2. It was a penal desertion, inflicted on him as a satisfaction for those sins of ours which deserved that God should forsake us for ever, as the damned are forsaken by him. As there lies a twofold misery upon the damned in hell, namely, pain of sense, and pain of loss; so upon Christ answerably, there was not only an impression of wrath, but also a subtraction or withdrawment of all sensible favor and love.
3. It was a real, not fictitious desertion. He doth not personate a deserted soul, and speak as if God had withdrawn the comfortable sense and influence of his love from him; but the thing was so indeed. The Godhead restrained and kept back, for this time, all its joys, comforts, and sense of love from the manhood. This bitter doleful outery of Christ gives evidence enough of its reality.
4. This desertion took place in the time of Christ's greatest need. His Father forsook him at that time, when all earthly comforts had forsaken him, and all outward evils had broken in together upon him; when men, yea, the best of men stood afar off, and none but barbarous enemies were about him. When pain and shame, and all miseries weighed him down; then, to complete and fill up his suffering, God stands afar off too.
5. It was such a desertion as left him only to the sup
ports of his faith. He had nothing now to rest upon but his Father's covenant and promise. And indeed, the faith of Christ manifested itself in these very words of complaint in the text. For though all comfortable sights of God and sense of love were obstructed, yet you see his soul still cleaves to God. His faith laid hold on God, "Eli, Eli:" "My God, my God;" thou, with whom is infinite and everlasting strength; thou that hast hitherto supported my manhood, and according to thy promise upheld thy servant; what! wilt thou now forsake me? My God, I lean upon thee. To these supports and refuges of faith this desertion shut up Christ: by these things he stood, when all other visible and sensible comforts shrunk away, both from his soul and body.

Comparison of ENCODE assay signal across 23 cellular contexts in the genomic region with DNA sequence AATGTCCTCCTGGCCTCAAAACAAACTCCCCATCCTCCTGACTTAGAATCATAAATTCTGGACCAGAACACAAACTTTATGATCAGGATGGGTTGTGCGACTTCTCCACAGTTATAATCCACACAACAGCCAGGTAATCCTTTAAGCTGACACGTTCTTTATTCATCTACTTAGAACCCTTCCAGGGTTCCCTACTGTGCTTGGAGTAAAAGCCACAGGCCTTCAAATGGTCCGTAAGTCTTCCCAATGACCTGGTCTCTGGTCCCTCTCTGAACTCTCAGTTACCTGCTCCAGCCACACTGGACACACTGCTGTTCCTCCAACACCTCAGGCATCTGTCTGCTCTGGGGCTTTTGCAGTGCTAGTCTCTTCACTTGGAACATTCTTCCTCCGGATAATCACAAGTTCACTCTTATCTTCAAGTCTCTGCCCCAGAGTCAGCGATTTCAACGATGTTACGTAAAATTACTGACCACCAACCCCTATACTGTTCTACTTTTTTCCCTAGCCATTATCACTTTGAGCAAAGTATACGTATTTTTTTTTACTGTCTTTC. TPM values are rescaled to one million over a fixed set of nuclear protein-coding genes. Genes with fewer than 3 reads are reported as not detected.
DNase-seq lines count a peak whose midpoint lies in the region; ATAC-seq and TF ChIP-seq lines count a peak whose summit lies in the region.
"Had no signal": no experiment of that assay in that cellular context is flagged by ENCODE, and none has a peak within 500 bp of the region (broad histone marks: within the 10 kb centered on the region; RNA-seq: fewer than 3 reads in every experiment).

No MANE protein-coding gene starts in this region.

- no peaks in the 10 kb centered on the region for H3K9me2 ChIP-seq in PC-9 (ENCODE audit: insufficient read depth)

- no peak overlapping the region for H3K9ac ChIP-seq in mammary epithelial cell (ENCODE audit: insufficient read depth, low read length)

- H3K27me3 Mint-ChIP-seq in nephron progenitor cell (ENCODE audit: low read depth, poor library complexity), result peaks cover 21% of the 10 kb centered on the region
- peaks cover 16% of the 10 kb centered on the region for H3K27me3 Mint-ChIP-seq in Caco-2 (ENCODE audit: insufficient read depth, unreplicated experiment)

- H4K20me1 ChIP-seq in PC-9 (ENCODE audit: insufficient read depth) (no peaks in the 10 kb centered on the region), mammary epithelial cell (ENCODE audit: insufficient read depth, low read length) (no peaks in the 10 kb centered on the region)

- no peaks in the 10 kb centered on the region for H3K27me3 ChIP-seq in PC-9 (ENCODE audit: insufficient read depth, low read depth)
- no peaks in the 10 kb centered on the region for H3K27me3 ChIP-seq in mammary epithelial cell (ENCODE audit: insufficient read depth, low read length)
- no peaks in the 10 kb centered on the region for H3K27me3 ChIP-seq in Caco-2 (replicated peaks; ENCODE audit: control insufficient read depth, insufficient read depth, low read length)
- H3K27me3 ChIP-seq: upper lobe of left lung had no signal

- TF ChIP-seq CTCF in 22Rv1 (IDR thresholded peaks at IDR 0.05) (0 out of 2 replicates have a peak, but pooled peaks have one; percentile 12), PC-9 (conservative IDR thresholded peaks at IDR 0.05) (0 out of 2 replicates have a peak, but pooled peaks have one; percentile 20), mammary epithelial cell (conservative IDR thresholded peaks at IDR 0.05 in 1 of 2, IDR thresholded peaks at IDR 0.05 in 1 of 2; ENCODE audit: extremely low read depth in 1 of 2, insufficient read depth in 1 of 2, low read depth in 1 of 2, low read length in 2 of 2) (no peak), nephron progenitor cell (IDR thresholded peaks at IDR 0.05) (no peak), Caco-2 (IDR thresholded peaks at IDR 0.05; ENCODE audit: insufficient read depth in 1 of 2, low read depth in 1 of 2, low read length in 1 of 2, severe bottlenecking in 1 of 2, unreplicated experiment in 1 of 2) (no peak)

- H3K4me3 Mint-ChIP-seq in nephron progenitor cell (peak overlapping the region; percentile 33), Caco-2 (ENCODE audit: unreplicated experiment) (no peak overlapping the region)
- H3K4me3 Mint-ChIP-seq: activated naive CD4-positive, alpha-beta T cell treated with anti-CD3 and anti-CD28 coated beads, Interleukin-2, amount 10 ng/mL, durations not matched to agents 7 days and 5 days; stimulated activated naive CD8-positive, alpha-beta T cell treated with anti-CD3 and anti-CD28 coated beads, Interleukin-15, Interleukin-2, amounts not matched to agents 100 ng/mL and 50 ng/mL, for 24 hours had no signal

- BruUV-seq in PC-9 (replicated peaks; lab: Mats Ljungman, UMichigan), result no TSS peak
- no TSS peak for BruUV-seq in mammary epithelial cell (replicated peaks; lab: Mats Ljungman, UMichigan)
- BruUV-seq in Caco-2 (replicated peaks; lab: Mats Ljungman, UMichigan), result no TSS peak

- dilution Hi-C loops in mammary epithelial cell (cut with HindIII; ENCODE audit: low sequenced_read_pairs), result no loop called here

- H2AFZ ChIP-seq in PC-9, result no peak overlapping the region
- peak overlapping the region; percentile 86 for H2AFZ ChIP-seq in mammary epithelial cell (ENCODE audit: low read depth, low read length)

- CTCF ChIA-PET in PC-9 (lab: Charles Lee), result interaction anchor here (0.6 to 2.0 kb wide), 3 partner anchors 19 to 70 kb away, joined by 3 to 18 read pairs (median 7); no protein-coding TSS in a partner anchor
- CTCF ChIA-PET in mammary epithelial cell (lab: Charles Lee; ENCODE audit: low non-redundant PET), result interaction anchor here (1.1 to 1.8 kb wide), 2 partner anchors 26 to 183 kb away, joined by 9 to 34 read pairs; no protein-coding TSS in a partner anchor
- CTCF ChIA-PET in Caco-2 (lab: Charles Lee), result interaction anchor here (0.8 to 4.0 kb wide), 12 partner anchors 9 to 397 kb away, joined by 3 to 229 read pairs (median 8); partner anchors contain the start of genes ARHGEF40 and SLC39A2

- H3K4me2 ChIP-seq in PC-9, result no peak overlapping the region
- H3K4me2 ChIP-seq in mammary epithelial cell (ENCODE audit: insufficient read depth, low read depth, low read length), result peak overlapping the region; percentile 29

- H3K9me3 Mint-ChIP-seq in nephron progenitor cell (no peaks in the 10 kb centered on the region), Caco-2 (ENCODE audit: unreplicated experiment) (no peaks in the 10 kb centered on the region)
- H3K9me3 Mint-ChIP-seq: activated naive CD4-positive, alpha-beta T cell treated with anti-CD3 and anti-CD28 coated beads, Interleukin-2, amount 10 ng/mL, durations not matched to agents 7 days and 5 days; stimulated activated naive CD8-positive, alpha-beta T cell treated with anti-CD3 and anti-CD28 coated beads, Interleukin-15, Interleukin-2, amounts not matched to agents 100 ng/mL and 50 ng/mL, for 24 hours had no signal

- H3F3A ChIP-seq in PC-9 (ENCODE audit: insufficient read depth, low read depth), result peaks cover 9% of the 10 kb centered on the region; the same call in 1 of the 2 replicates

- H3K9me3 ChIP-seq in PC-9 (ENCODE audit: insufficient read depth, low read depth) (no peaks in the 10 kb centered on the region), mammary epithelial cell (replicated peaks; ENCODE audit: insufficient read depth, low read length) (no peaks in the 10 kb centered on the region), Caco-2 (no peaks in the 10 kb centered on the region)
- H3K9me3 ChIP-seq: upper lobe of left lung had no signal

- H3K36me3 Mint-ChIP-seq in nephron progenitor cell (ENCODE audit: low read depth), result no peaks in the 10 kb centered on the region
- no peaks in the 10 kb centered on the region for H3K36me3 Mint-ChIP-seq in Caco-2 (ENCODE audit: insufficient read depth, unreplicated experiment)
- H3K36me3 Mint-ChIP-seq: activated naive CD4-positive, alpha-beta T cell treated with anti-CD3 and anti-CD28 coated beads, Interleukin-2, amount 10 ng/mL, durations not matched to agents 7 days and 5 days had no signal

II. Consider the designs and ends of Christ's desertion, which were principally satisfaction and sanctification. Satisfaction for those sins of ours which deserved that we should be totally and everlastingly forsaken of God. This is the desert of every sin, and the damned do feel it, and shall to all eternity. God is gone from them for ever: not essentially; the just God is with them still, the God of power is still with them, the avenging God is ever with them; but the merciful God is gone, and gone for ever. And thus would he have withdrawn himself from every soul that sinned, had not Christ borne that punishment for us in his own soul. If he had not cried, "My God, my God, why hast thou forsaken me?" we must have howled out this hideous complaint in the lowest hell for ever, "O righteous God, thou hast for ever forsaken me.'
And as satisfaction was designed in this desertion of Christ, so also was the sanctification of every desertion of the saints. For he having been forsaken before us, and for us, whenever God forsakes us, that very forsaking is sanctified, and thereby turned into a mercy to